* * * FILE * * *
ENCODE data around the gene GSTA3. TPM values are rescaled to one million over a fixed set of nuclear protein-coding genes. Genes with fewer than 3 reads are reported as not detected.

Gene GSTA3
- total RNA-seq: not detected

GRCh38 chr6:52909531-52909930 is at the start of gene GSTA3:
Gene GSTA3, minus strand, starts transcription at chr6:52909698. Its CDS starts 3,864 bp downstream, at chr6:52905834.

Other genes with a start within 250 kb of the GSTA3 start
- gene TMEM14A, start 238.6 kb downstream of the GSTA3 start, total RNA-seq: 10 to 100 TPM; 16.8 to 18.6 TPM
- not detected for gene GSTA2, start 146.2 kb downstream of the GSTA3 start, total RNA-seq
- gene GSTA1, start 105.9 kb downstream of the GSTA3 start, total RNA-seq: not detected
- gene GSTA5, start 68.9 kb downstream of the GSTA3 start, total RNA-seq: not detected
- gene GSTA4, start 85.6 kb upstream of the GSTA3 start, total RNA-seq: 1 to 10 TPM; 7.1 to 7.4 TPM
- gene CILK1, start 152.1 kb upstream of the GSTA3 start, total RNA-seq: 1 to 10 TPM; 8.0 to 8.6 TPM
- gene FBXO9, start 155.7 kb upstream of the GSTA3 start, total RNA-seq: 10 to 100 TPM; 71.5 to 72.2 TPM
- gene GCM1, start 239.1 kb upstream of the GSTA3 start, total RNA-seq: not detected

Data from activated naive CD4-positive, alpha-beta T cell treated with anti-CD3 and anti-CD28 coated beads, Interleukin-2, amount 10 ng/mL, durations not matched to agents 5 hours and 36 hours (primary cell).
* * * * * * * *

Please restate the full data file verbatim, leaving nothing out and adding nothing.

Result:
ENCODE data around the gene GSTA3. TPM values are rescaled to one million over a fixed set of nuclear protein-coding genes. Genes with fewer than 3 reads are reported as not detected.

Gene GSTA3
- total RNA-seq: not detected

GRCh38 chr6:52909531-52909930 is at the start of gene GSTA3:
Gene GSTA3, minus strand, starts transcription at chr6:52909698. Its CDS starts 3,864 bp downstream, at chr6:52905834.

Other genes with a start within 250 kb of the GSTA3 start
- gene TMEM14A, start 238.6 kb downstream of the GSTA3 start, total RNA-seq: 10 to 100 TPM; 16.8 to 18.6 TPM
- not detected for gene GSTA2, start 146.2 kb downstream of the GSTA3 start, total RNA-seq
- gene GSTA1, start 105.9 kb downstream of the GSTA3 start, total RNA-seq: not detected
- gene GSTA5, start 68.9 kb downstream of the GSTA3 start, total RNA-seq: not detected
- gene GSTA4, start 85.6 kb upstream of the GSTA3 start, total RNA-seq: 1 to 10 TPM; 7.1 to 7.4 TPM
- gene CILK1, start 152.1 kb upstream of the GSTA3 start, total RNA-seq: 1 to 10 TPM; 8.0 to 8.6 TPM
- gene FBXO9, start 155.7 kb upstream of the GSTA3 start, total RNA-seq: 10 to 100 TPM; 71.5 to 72.2 TPM
- gene GCM1, start 239.1 kb upstream of the GSTA3 start, total RNA-seq: not detected

Data from activated naive CD4-positive, alpha-beta T cell treated with anti-CD3 and anti-CD28 coated beads, Interleukin-2, amount 10 ng/mL, durations not matched to agents 5 hours and 36 hours (primary cell).